Cook
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A relaxed friendly hands-on cooking holiday in the Dordogne, France
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Cookery Books

Chef, Jim Fisher reviews "The Food of France - a regional celebration" by Sarah Woodward...

With a foreword by none other than master chef Raymond Blanc my hopes were high that this would not only be a quality cookery book, but that the recipes were likely to be authentic.

Well, I haven't been disappointed: this well laid out, lusciously photographed book is jam packed with classic and regional French dishes.

Brought to life in a style vaguely reminiscent of the great Elizabeth David, this is a book to read outdoors on a sunny terrace with a glass of Cab' Sav' in your hand.

The Author...

Sarah Woodward was brought up in Belgium and spent her early twenties in Paris working at Les Caves de la Madeleine, one of the most highly regarded wine shops in the city. She now spends half her time at her home in a remote village in the Pyrenees.

The Recipes...

Although the book covers all the major regions of France from Paris to Provence, my main focus was, of course, the Dordogne (part of Aquitaine) where our cooking courses and holidays are located.

Dishes such as Salade de Perigueux (Foie Gras, haricots verts, walnuts and walnut oil), Lapin aux Pruneaux (Rabbit with Prunes), St Emilions au Chocolat (a cake of ganache and Amaretti biscuits) abound along with side panels featuring snippets and stories on local subjects specific to the region covered.

I'm slowly working my way through the easy to follow recipes and have even incorporated some of them into our weekly curriculum. Dishes like Aillade (a walnut based sauce close to Pesto), La Salade de Peches Blanches et Tomates (white peach and tomato salad) and, my personal favourite, Tartiflette.

Now, I have to confess that Tartiflette isn't actually a Dordogne dish (it's mentioned in the "Alps" section of the book), but what it lacks in regional legitimacy is easily made up for in personality. Given a love which borders on dependency for rich hearty potato dishes, the Dordognais would be proud.

Here's the recipe as taken from "The Food of France"...

Tartiflette

This is a truly indulgent dish, which is best appreciated after a strenuous morning on the ski-slopes — or at least a brisk winter’s morning walk. It is important to use a ripe Reblochon, preferably bought a few days in advance and left to reach maturity out of the fridge. For this to happen, it should be unpasteurized. Of course, if you have a good cheesemonger you will be able to buy one ripe and ready to eat.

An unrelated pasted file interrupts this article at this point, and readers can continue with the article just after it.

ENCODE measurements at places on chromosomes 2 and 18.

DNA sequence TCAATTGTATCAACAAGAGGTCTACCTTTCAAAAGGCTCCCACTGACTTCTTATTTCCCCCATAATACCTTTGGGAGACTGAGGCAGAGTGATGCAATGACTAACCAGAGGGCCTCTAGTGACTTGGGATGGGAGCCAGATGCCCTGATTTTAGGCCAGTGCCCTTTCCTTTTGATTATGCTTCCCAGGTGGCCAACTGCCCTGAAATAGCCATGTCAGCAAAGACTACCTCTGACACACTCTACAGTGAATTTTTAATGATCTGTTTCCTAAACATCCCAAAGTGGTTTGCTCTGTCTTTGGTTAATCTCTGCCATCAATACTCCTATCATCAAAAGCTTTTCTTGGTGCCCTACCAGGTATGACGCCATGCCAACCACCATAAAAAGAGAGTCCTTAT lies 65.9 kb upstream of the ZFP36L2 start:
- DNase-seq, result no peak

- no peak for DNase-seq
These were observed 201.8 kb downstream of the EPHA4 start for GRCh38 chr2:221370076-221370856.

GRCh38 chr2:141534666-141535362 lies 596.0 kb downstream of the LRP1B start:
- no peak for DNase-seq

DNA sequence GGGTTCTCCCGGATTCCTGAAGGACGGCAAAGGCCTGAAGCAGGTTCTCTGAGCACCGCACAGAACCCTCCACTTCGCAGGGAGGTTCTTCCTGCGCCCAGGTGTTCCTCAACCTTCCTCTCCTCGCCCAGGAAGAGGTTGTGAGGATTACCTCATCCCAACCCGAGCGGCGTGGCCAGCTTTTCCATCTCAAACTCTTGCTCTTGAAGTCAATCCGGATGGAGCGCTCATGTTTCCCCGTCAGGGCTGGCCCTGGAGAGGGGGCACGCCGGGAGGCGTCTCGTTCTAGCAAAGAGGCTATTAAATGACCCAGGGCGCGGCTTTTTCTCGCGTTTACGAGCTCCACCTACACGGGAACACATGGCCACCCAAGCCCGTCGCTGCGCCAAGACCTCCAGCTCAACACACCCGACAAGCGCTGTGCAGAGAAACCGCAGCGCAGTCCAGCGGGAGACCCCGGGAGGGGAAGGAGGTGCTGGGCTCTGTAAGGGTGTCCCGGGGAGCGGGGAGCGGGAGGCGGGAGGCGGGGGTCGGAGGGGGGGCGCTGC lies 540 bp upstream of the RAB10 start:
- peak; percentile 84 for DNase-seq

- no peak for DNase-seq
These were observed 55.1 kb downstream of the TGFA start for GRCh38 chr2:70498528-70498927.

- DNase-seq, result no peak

Serves 4

1.5kg medium-sized red potatoes, such as Desirée
1 large white onion, peeled and diced
2 thick rashers of smoked streaky bacon, diced
25g butter
1 garlic clove, peeled and cut in half
sea salt and freshly ground black pepper
1 ripe Reblochon cheese

Preheat the oven to 200°C/400°F/gas mark 5.

Bring a large pan of water to the boil and cook the potatoes whole, in their skins, for 15 minutes.

Meanwhile, cook the onion and bacon in the butter in a heavy frying pan over a medium heat; they should sweat but not brown.

Drain the potatoes and as soon as they are cool enough to handle peel them — the quicker the better. Slice thickly across.

Choose an ovenproof earthenware dish and rub it well with the out halves of garlic. Layer half the sliced potatoes across the base, season, then scatter over the onion and bacon mixture. Add the remaining potatoes and more seasoning.

Place the whole Reblochon on top. Bake for 10 minutes, then reduce the heat to 180C/350’F/gas mark 4 for a further 20—25 minutes. The Reblochon should melt within its skin and the fat drip down while the potatoes crisp.

All you need is a green salad to go with it.

Conclusion...

A great read and a mouthwatering collection of regional French recipes.

Buy a copy of Sarah Woodward's "The Food of France"

 

 

 

 

 

 

 

 

 

 

 

 

 

 

 

 

 

 

 

 

 

 

 

 

 

 

 

 

 

 

 

 

 

 

 

 

 

 

 

 

 

 

 

 

 

 

 

 

 

 

 

 





       

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5 Day/5 Night Cooking Courses Include:

  • Expert hands-on tuition with British chef

  • All courses conducted in English

  • All cooking ingredients, equipment and aprons

  • A continental breakfast each day

  • Lunch each day

  • Dinner
    (Monday, Tuesday, Thursday & Friday)

  • Tea, coffee and wine

  • An evening meal on the day of your arrival

  • En suite centrally-heated accommodation

  • Recipe pack containing all the dishes cooked during your stay

  • Entrance fees to places visited

  • Private and secluded pool

  • Internet and Email


  • Want to be sure? Read our great testimonials

    Some of the things you'll be doing on the cooking course:

    Learn how to cook pastries, breads and soups

    Select and prepare the best fish and shellfish

    Butcher common joints of meat

    Cook classic French and Italian sauces

    Construct modern dressings

    Master the art of stylish contemporary food presentation